“OAC is exclusively nonprofit; we don’t have employees, so we don’t qualify for any federal money, small business loans, or anything like that,” said McClane. “That money for the arts was principally going to performing arts venues. The performing arts venues are huge economic engines for cities and towns because of how they impact retail, restaurants, and hotels. Most of those (funds) are going to concert venues. We don't qualify for any of that either. Performance venues have employees. They have a product, the show, that they sell. So, because of the lack of audience they can measure what the loss is. All that money is based on employees or how much revenue you are losing. We don’t fit into that equation.”

 Local businesses have benefited by seeing a boost in customers when OAC has hosted events in Belle. Monthly open mic nights would generally see an audience between 40 and 50 people, most traveling from surrounding areas to attend. Opening and closing exhibitions at the art center would also see an influx of visitors to the local area. Many of these people returned to the area because they had found a new favorite place to eat or they had made friends in town.

“When talking to some of the restaurants or businesses that serve food you know they are positively impacted when we have programming,” said McClane. “Across the board they'll tell you the same thing. We are an economic engine for our community.”

Sherry Licklider, owner of Country Belle Cafe, can attest to the positive impact that OAC has had on her restaurant.

“When they (OAC) were having their open mic nights a lot of poets would eat here,” said Licklider. “They’d come in before the show and tell us how great our food was. We’d see a lot of new faces and some became regular customers.”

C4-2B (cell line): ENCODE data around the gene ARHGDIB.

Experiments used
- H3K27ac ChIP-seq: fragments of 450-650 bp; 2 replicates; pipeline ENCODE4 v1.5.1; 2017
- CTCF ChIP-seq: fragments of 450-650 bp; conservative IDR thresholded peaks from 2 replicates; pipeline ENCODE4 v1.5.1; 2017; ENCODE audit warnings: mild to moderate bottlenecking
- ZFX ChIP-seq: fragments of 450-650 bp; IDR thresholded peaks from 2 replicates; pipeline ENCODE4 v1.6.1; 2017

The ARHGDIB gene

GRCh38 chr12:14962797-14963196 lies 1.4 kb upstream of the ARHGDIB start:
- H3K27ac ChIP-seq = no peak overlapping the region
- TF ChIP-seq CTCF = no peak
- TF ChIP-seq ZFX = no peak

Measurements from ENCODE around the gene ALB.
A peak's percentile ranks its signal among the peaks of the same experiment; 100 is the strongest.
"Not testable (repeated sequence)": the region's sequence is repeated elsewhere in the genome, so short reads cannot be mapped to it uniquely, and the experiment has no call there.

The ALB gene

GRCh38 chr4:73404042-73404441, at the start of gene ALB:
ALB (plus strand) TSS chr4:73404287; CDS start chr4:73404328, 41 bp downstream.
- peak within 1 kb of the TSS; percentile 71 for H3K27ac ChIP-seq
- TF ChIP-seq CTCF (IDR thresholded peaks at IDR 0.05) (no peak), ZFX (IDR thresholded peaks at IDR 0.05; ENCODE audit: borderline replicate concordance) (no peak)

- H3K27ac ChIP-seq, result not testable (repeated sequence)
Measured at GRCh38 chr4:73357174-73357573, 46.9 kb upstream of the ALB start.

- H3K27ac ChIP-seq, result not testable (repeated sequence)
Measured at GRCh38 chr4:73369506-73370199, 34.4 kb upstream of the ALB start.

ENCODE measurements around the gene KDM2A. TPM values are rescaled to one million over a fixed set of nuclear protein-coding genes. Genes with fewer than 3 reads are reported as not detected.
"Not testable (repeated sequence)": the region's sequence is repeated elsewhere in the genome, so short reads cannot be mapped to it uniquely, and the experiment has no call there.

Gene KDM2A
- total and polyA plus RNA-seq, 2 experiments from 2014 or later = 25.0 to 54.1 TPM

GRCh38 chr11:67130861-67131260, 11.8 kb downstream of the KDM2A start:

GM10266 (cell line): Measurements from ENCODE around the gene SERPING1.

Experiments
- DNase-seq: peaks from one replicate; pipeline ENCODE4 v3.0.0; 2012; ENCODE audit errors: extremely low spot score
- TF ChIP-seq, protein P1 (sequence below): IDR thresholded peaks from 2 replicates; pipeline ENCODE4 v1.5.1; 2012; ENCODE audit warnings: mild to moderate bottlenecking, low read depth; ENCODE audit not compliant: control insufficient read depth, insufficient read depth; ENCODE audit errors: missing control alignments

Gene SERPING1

Another favorite local spot for visiting artists and performers was Padgett’s Place Bar and Grill, owned by members of the Padgett family. Not only did this business provide a place for relaxation before and after performances, this establishment directly supported the arts by offering a venue to hold a weekly open mic which was hosted by OAC resident Damian Rucci. Local writers, musicians and poets gathered every Monday to entertain each other and the crowd.

“They (artists) would come in every week,” said Alsea Padgett. “After they had their events we’d see new faces. Some of those new faces turned into regulars. We’ve felt what it’s like with them and without them. They are missed.”

Regular visitors to OAC looked forward to Sunday lunches at J and J’s. It was not uncommon for the location to have several tables filled with artists and their guests after a weekend exhibition.

“They help us,” said J and J’s owner Julie Stinnett. “It’s cut down on our business. I used to be able to recognize the ones that became regulars. We’d know them by name when they came in.”

With the coming months there are going to be changes made at OAC. New guidelines will be in place for incoming residents and a more limited number are going to be allowed.

“We're probably not gonna take 13 residents at one time because that was a bit much, even for us,” said Hayden. “I would suspect that we would at least require vaccinations for incoming residents. Even though a lot of people in town have different perspectives on vaccination versus non-vaccination; we don't wanna be responsible for bringing somebody in that would bring that into the community.”

 OAC made use of the downtime the pandemic brought by focusing on their infrastructure by making repairs and improving their properties.

“Between last year and this year we just essentially focused on maintenance of the facilities. Renovations, stuff like that,” said Hayden. “All of our funds were previously focused on room and board for people and not fixing stuff. We have several properties that need our attention.”